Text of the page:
Hollywood's next generation is mixing mainstream films with more challenging indie roles

Hollywood's new generation is tearing up the rulebook to mix mainstream movie appearances with deeper, more challenging indie fare.

Up-and-coming stars have long gravitated in the direction of doing small-scale movies.

According to one independent film producer, speaking on condition of anonymity, landing a teen celebrity suits both parties. "With a teen star attached we can secure the funding to get the movie made and they get a shot at being taken seriously," he says.

"For them it's liberating to be in a film where they experience creative freedom and not have a studio breathing down their neck."

Take the stars of the Twilight saga. Away from their vampire and virginity antics that do such a roaring trade in the multiplexes, Robert Pattinson and Kristen Stewart eschew more lucrative offers to act in smaller films. Greg Mottola, who directed Stewart in last year's quirky coming-of-age comedy Adventureland, thinks by doing so they can escape being casualties of the 21st-century fame freakshow. "They want to cut their teeth, and it's impressive to me that they're confident enough to do that and not be worried that they'll risk cutting into their fans," he says. "I think they are savvy enough to see that people who don't tap into that burn out, become tabloid fodder and are deemed irrelevant so quickly. They used to be famous and within a year or two they've become yesterday's news."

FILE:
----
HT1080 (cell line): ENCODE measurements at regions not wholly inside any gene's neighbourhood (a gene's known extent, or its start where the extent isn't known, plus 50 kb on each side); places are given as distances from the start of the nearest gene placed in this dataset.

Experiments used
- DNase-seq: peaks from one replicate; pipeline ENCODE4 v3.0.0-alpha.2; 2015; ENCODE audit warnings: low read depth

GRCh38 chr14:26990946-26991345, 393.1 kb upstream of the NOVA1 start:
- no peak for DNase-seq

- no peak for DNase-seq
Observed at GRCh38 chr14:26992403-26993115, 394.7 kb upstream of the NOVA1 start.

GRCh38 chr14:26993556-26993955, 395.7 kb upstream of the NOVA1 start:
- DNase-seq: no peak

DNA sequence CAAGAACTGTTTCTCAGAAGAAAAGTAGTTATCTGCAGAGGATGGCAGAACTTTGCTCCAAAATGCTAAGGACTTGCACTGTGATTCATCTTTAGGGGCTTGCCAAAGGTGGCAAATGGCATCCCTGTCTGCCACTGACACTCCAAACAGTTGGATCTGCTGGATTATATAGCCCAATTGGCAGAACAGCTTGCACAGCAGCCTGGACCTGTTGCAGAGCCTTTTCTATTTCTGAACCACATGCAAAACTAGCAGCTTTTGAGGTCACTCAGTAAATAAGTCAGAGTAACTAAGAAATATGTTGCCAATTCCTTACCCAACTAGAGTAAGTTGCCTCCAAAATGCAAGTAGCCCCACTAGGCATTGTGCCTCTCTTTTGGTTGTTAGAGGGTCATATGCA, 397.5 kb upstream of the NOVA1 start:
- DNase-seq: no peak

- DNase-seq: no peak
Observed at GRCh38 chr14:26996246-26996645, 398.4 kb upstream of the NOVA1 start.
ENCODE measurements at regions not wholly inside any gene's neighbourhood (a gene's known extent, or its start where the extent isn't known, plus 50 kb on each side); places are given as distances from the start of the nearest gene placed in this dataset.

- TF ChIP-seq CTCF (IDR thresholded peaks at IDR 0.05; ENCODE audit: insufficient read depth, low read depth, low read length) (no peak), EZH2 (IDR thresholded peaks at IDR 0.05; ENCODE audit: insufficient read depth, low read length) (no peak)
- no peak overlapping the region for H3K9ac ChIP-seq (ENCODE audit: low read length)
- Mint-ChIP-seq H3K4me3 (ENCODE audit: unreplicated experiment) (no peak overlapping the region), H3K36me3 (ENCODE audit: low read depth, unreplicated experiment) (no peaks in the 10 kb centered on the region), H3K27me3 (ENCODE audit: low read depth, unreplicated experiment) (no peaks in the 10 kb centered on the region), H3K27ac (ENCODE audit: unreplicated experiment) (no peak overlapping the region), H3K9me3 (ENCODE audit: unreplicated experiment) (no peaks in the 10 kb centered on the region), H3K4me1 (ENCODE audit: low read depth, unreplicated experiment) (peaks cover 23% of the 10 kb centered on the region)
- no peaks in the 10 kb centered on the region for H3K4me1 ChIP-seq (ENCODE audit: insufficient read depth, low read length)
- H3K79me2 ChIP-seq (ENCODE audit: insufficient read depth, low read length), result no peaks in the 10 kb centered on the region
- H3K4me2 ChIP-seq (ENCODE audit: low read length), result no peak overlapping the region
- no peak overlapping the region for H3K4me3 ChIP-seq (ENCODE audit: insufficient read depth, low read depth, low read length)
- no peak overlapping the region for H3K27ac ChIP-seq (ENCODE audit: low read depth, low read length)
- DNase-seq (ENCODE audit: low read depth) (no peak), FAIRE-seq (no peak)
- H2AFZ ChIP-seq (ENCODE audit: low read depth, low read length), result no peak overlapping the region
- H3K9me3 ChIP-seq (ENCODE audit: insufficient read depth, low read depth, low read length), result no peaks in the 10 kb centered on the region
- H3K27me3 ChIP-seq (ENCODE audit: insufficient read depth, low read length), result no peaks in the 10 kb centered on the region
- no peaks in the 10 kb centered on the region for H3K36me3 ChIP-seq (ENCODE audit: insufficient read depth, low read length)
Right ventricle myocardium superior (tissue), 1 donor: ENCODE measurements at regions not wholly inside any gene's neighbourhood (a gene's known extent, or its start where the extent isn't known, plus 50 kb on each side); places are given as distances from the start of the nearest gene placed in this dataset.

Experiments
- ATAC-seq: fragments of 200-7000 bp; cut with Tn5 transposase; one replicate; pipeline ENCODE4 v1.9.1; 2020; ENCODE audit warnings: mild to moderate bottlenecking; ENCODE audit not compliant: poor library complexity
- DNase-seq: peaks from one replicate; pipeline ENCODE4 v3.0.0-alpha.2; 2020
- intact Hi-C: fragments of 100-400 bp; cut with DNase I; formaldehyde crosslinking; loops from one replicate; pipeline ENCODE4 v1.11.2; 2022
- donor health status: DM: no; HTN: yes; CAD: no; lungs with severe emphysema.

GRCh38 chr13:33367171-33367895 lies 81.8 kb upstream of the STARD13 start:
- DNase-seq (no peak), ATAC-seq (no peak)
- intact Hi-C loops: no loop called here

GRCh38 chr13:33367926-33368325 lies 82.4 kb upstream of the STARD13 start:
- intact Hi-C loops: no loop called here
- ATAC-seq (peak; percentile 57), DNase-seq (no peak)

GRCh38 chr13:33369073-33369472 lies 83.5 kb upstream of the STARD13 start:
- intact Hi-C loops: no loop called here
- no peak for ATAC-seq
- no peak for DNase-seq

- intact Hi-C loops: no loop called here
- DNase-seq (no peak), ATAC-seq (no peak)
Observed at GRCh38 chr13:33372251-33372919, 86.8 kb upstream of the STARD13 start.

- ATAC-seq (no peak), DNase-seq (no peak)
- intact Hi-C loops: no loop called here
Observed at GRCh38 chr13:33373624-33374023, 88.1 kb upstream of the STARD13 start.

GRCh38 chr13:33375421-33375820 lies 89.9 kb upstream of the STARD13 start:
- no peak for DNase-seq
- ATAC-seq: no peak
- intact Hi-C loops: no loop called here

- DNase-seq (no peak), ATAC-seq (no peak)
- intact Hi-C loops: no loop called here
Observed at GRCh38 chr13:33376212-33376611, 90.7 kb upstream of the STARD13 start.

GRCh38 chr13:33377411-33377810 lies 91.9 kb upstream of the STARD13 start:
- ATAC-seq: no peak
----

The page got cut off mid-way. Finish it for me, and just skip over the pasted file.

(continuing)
Stewart, Mottola says, "is a very serious person. She came on the set every day totally prepared like a supreme Method actor ready to do whatever it takes." Yet Twilight devotees don't seem to have been all that interested in seeing any of her other work. Welcome to the Rileys, directed by Ridley Scott's son Jake, in which Stewart plays a stripper opposite James Gandolfini, will finally be released in America in the autumn almost two years since it finished filming. Despite rave reviews at the Sundance Film Festival, The Runaways, a musical biopic featuring Stewart as Joan Jett, didn't take flight upon its American release in February, though. Indeed, disputes over the The Runaways's distribution led to the resignation of Bob Berney, the head of Apparition, the independent movie studio that released it.

Robert Pattinson, Stewart's Twilight co-star and reported love interest, is also blazing the indie trail. At a pre-release London premiere last year of Little Ashes, in which he portrayed Salvador Dali, Twilight fans snapped up tickets to the advance screening in such numbers that Little Ashes's director, writer or producers couldn't get in to watch their film. But even though Pattinson appeared naked in Little Ashes, "Twi-hards" found the notion of a Euro arthouse film depicting the relationship between Dali and Federico Garcia Lorca to be of limited appeal; Little Ashes still never expanded beyond 16 screens.

Read the FULL article at The Independent UK/via

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